You should then declare your interest. Here’s the killer part. Use a line similar to “I’m really excited about this role, can I come and take a look at the bakery and get an interview?” Now the “come and have a look at the bakery” part is not something I would use in any other industry, other than culinary. It’s a way to relax the interviewer and make it an informal visit. Depending on the size of the bakery, hiring is not always an everyday factor in a bakery owner’s routine. By making it a little more informal by asking for a tour, it might make them feel more comfortable – and if it doesn’t and they refuse, it shows you are interested in the working environment and what it could teach you (very empowering!).
At this point, they may ask instead to see your CV or to come in for an interview with one. So what should it include?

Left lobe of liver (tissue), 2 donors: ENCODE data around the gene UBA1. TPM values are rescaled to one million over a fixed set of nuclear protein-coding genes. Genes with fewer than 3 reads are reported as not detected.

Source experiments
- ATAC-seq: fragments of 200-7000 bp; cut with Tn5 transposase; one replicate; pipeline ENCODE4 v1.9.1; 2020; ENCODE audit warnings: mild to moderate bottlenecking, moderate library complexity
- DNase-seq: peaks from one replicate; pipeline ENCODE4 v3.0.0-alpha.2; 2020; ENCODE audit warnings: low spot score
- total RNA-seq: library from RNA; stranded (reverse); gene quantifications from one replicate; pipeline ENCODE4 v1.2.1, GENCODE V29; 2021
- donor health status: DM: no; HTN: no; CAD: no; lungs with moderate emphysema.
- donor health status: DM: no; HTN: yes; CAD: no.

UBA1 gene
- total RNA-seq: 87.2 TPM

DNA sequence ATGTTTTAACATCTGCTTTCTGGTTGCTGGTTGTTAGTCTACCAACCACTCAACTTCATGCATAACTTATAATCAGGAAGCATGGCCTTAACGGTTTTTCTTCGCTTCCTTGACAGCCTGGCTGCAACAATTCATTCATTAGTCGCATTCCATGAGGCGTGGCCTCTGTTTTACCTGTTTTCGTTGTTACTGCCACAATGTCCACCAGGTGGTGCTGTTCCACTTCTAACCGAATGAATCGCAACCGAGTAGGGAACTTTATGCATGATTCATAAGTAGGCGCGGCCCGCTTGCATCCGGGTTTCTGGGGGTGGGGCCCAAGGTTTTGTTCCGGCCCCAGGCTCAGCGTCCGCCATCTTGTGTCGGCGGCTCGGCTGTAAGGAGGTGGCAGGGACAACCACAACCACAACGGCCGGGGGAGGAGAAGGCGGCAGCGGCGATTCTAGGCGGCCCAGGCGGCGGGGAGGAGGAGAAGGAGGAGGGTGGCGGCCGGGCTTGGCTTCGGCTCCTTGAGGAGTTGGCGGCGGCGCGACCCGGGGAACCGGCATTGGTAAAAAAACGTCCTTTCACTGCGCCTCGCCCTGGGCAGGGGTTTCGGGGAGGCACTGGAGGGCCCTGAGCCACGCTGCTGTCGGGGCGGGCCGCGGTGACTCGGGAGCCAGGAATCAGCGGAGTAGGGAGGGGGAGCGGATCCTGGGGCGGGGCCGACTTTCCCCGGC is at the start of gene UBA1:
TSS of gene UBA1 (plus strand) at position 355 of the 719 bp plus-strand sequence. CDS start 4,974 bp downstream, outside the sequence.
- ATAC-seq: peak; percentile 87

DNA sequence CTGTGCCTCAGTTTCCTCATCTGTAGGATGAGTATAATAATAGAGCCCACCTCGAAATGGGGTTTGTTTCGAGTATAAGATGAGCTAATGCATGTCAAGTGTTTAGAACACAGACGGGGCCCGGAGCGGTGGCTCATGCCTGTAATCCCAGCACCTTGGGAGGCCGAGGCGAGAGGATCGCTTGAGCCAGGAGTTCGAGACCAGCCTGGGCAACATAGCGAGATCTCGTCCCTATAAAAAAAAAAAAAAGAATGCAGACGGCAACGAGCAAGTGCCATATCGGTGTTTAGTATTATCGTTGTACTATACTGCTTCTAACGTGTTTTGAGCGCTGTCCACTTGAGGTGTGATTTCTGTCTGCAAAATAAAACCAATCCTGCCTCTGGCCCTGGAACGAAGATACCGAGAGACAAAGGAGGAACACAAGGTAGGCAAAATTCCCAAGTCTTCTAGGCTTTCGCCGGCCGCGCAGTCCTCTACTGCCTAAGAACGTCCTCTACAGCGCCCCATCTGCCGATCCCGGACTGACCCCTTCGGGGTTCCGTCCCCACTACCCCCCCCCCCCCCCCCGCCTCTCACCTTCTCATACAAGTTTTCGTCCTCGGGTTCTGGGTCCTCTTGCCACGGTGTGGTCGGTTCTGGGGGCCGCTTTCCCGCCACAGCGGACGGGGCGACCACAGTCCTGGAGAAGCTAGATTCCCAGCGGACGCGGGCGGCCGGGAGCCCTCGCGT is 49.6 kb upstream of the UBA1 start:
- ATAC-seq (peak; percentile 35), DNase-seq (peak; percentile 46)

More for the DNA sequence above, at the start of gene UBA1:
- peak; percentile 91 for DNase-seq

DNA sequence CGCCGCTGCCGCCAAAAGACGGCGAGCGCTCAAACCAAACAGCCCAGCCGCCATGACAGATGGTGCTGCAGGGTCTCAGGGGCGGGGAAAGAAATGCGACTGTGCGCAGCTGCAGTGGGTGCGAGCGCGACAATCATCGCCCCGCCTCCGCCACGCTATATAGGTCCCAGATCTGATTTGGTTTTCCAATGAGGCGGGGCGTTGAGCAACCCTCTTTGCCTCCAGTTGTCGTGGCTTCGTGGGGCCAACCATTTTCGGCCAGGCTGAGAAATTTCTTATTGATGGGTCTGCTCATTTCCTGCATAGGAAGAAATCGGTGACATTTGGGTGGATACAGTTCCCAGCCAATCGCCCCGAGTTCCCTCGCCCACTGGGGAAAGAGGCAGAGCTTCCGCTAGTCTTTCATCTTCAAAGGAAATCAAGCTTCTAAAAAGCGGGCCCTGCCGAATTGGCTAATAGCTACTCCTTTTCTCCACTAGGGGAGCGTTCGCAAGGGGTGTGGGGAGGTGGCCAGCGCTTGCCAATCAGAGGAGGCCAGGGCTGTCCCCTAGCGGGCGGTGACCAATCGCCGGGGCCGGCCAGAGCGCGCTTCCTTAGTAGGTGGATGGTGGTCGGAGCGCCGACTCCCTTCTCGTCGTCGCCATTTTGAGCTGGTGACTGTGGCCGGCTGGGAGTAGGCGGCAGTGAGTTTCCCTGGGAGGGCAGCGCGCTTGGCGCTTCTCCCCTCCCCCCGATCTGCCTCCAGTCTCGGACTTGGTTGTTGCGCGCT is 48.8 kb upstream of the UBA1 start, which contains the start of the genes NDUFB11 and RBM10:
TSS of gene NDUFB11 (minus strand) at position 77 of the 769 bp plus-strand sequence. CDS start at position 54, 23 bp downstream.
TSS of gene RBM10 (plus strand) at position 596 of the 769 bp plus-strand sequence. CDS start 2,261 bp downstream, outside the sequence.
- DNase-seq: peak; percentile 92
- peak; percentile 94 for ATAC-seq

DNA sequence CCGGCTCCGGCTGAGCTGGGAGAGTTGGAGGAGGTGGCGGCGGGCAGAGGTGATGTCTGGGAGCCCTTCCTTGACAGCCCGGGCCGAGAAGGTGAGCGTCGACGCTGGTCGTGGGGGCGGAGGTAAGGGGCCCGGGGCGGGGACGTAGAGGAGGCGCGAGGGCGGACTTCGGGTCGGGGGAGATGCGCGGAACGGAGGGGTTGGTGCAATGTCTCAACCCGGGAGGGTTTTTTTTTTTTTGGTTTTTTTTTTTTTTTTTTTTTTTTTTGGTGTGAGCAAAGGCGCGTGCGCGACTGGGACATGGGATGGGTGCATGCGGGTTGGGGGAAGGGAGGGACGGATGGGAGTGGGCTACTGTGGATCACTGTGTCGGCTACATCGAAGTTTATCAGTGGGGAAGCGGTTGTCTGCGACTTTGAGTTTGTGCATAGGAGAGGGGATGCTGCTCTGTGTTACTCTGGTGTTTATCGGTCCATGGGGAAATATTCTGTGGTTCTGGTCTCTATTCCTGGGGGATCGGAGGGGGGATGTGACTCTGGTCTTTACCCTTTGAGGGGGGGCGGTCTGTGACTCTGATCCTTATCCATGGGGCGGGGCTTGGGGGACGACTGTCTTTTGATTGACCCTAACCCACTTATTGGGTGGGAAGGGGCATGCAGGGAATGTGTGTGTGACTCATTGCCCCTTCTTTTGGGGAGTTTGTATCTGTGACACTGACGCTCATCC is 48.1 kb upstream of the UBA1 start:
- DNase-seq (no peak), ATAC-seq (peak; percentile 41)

I’ve had successful bakers with a variety of backgrounds. From marketing assistants to bricklayers there is no set experience required for the role. What you must do is demonstrate how your previous experiences provide relatable skills.
Have no illusions, the bread baking industry is a low margin industry. As a professional bread baker, you’ll be expected to work very hard and quickly. There isn’t a big profit margin to allow for inefficiency, nor mistakes. You should expect to be capable of working quickly, without error.